Maayon Movie Review

 Maayon Movie Review
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Double Meaning Productions’ ‘Maayon’ starring Sibiraj and Tanya Ravichandran in the lead roles is directed by Kishore. The movie has a screenplay written by producer Arunmozhi Manickam. KS Ravikumar, Radharavi, Baks, Tanya Ravichandran, and a few more prominent actors are a part of this star cast.

The story is set against the backdrops of a 5000-yr old ancient Temple at the foothills of Maayon hills. The dwellers of this region believe that Lord Krishna is resting inside a divine place. A group of archeologists headed by a leading personality (KS Ravikumar) heads to research the ancient pilgrimage. The team comprises the protagonist (Sibiraj) alongside a few more people, who are looking forward to unraveling the mystery about the place. But sooner it is revealed that Sibiraj and another team member (Hareesh Peraadi) are actually having conniving plans to loot the treasure inside the temple. What’s the reason behind the protagonist’s sudden change in nature? It’s narrated with some interesting twists, turns, and a surprise climax.

Before getting into the analysis, we appreciate the efforts of the makers of ‘Maayon’ for coming up with a new-fangled story premise that blends mythological aspects with treasure hunt adventure. Bringing in such new-styled genres will surely pave way for more to explore this domain. So we appreciate the team for banking trust in this concept and materializing it. The next source of attraction is the director’s ability to dramatize the entire play in a limited backdrop. The entire movie is staged in and around an ancient temple located in a mountainous region. Having picked up a mystery-adventure kind of genre, it’s not an easy task to keep the show going across the same place. However, Kishore’s directorial proficiency works out good results. The screenwriting by producer Arunmozhi Manickam is yet another noteworthy element in this movie. As abovementioned, it’s quite a complex job to narrate the entire premise in a limited zone with limited characters. But, his writing has contributed a lot in keep audiences engrossed. The next one to impress us is the art department (Handled by Balasubramanian). Usually, a movie like Maayon heavily depends on the technical department, where each and every domain has to work on its best to escalate its value. While cinematography and editing are good, the background score by Ilaiyaraaja and VFX isn’t up to the mark.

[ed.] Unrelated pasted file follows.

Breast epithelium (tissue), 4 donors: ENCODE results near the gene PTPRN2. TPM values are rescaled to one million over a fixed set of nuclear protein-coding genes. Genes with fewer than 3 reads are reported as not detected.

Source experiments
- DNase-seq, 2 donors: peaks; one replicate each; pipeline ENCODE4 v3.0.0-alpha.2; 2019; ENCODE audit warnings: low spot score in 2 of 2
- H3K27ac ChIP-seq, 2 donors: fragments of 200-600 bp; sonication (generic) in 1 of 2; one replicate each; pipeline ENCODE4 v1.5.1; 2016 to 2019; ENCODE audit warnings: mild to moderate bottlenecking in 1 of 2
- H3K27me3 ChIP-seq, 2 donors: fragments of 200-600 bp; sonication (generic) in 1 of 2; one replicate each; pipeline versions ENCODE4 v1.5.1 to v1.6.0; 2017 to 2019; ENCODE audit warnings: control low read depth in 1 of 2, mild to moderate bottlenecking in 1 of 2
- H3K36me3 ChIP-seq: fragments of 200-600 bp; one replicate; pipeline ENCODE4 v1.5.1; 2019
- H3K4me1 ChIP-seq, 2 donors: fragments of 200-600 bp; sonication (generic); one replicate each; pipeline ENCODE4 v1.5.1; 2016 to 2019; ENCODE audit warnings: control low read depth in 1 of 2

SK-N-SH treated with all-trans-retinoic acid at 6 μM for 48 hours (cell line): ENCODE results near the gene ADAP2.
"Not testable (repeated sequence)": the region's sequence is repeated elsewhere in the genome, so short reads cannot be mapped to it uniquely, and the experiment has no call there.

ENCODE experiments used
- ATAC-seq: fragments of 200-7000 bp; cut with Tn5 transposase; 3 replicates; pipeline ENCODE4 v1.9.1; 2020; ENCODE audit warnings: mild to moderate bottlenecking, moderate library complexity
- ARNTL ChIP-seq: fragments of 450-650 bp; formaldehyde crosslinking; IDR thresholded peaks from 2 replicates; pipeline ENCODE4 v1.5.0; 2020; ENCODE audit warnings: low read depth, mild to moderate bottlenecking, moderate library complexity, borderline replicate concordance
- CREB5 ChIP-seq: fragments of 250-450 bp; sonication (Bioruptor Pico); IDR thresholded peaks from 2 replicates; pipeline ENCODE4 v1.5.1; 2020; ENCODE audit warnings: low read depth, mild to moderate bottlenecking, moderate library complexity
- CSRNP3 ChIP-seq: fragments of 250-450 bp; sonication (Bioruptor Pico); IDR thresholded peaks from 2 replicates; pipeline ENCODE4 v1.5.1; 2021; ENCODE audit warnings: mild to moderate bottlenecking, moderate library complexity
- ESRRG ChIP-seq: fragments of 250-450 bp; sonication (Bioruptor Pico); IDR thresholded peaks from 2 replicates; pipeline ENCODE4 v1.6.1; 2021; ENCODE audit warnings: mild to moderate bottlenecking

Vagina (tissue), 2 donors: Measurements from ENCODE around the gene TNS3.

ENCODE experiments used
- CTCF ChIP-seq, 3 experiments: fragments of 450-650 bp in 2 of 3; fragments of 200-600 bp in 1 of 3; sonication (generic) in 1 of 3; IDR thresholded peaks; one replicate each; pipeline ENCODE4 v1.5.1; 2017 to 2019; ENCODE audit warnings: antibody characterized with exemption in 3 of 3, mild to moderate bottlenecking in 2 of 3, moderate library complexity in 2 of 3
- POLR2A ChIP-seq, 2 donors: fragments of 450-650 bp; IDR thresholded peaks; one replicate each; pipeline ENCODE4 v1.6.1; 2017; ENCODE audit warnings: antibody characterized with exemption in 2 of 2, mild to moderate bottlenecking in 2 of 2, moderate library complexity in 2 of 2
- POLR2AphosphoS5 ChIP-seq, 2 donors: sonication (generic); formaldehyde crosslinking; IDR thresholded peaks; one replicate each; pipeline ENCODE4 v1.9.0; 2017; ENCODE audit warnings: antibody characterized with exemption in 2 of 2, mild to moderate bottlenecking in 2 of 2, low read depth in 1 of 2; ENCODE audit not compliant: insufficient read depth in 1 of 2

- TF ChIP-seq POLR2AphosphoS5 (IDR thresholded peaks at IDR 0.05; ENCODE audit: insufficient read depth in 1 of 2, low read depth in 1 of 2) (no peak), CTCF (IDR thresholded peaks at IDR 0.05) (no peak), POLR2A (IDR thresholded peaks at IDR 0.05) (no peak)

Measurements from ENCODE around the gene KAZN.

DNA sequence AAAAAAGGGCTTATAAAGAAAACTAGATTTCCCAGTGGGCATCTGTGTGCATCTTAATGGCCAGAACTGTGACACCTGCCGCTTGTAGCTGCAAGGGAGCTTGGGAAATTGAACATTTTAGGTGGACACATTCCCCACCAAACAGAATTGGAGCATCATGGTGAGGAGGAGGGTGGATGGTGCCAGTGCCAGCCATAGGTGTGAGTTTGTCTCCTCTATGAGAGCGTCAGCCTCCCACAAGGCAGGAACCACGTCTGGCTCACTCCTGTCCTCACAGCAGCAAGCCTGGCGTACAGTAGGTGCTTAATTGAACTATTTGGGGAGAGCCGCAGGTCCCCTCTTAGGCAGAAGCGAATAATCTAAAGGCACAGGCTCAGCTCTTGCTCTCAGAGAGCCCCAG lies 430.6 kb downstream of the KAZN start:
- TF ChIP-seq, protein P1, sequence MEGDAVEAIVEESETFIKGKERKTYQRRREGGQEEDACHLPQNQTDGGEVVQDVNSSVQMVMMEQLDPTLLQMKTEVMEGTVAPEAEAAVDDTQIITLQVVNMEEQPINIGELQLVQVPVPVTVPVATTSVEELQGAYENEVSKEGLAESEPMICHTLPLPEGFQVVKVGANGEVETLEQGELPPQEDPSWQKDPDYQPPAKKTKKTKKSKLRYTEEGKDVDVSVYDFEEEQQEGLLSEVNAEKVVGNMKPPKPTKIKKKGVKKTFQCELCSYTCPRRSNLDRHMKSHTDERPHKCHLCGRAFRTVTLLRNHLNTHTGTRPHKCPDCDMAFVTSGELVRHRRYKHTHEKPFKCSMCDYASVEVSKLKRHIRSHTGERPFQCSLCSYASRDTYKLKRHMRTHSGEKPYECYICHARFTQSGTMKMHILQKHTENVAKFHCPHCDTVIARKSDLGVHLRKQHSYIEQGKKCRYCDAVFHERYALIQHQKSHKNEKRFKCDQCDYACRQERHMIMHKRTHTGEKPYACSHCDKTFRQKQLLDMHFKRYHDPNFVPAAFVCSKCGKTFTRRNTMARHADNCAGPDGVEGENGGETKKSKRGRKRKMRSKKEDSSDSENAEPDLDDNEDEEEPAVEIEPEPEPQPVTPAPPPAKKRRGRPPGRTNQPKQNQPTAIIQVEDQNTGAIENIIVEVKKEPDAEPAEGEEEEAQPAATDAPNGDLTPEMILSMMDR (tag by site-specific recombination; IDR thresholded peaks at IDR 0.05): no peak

There are a few factors that slightly hamper the abovementioned factors. One among them is the sudden transition of Sibiraj’s character. He is depicted as one of the far-famed archeologists in the country, but sooner, we see him as a conman (spoiler alert). There are few twists involving his characterization in the tale, but then, we aren’t able to perceive it as the perfect one. The other characters played by Tanya Ravichandran, Baks and KS Ravikumar are good. But Hareesh Peraadi is just average. He is a brilliant actor, whose performance in Aandavan Kattalai is still regarded as fresh and appealing, but none of the other filmmakers have been utilizing him perfectly.

Maayon can be watched for the earnest attempt of experimenting with a never-before genre in the Tamil movie industry. Of course, we have come across some treasure hunt movies like Pudhaiyal in late 90s, but they have been scarce. This is a good movie to watch for it offers a fresh experience.

Verdict: A decent attempt at the first-of-its-kind genre in Tamil cinema.

Rating: 2.75/5
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